Sermon 30th December 2018 – Christmas 1
Text: Luke 2:41-52 – Lost and found
There is nothing that strikes more fear into a parent than when they turn around for a second and see that their child is missing.
It can happen in -
A busy supermarket.
A crowded street.
Going for a walk in a park.
It’s like a vanishing act.
And today there is a condition called “distracted parent syndrome”.
With parents spending more time checking out social media on their mobile phone than watching over their child losing a child is seemingly happening at an alarming rate.
You shudder when you hear on the news of a child gone missing.
Or an attempted abduction of a child.
So you can imagine the horror as Mary and Joseph are travelling along their journey and suddenly realise that their son Jesus is missing.
It makes you wonder how they could have left their pre-teen son behind.
Was there not a headcount to make sure everyone was there?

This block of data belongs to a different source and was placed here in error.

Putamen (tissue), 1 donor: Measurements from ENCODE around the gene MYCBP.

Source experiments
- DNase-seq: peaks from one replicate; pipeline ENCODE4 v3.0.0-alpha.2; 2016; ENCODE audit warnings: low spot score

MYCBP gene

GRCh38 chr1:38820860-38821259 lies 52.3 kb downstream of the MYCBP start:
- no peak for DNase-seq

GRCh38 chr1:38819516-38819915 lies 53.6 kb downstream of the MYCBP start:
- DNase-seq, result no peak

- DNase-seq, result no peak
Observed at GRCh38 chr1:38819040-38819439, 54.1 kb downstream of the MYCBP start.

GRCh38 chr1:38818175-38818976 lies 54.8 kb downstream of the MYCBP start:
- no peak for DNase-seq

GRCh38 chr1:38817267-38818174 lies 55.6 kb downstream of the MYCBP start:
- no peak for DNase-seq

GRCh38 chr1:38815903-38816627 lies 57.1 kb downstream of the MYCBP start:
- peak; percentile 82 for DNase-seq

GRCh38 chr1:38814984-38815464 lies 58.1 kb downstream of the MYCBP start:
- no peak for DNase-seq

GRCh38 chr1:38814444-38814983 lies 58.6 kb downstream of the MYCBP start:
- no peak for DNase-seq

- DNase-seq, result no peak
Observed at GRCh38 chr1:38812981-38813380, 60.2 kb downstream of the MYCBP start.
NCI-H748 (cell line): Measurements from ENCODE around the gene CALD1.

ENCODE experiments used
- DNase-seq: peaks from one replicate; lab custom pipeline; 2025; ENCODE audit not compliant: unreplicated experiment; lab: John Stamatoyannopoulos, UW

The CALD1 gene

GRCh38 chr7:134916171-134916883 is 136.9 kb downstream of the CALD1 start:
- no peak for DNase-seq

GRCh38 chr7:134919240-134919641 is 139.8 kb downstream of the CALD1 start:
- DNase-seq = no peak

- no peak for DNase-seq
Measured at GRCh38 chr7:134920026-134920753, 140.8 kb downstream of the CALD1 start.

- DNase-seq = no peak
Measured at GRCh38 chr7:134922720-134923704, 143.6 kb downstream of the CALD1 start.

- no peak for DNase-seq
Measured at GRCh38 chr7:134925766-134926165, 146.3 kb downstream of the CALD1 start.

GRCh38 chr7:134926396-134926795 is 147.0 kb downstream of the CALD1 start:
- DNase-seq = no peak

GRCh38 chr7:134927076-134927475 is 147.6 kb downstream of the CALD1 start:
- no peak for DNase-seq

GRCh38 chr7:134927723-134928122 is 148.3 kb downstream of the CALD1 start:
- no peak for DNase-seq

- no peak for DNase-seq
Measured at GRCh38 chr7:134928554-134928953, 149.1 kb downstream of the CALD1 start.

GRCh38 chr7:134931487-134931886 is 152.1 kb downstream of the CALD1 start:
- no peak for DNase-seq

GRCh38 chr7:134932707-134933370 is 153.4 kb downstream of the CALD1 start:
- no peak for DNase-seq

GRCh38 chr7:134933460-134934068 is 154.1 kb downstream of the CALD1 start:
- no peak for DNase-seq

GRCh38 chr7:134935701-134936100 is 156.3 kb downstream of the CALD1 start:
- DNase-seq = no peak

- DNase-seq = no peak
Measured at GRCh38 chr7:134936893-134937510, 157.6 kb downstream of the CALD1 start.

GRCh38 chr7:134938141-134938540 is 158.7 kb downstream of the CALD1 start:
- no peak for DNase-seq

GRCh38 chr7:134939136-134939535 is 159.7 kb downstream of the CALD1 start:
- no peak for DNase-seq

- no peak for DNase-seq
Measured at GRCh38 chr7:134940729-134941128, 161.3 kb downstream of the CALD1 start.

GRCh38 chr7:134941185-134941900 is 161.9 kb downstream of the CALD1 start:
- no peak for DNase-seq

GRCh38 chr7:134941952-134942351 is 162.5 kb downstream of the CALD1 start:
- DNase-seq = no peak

At the tender age of 12 wasn’t Jesus under more supervision to ensure he was safe.
Sure they were different times to today but we are talking about a 12 year old.
Nevertheless it happens.
And it happens even today with parents forgetting their children in their cars which we’ll no doubt hear a lot about this summer and despite the warnings we’ll scratch our heads and wonder how a parent can forget their child.
With Christmas now just under a week ago you wonder how many people have forgotten Jesus already.
The carols have ended.
The presents have been unwrapped.
Christmas trees and decorations are starting to get dismantled.
The last remnant reminding us of Christmas will be when the bank statement or Visa bill comes next month.
But sadly, to many people, Jesus will be lost.
It’s been happening for many generations now, not just at Christmas.
As people depart from church attendance more and more these past generations, Jesus seems to have been lost to so many of our friends and family.
We might also wonder how this is possible.
Didn’t we raise them right?
Where did we go wrong?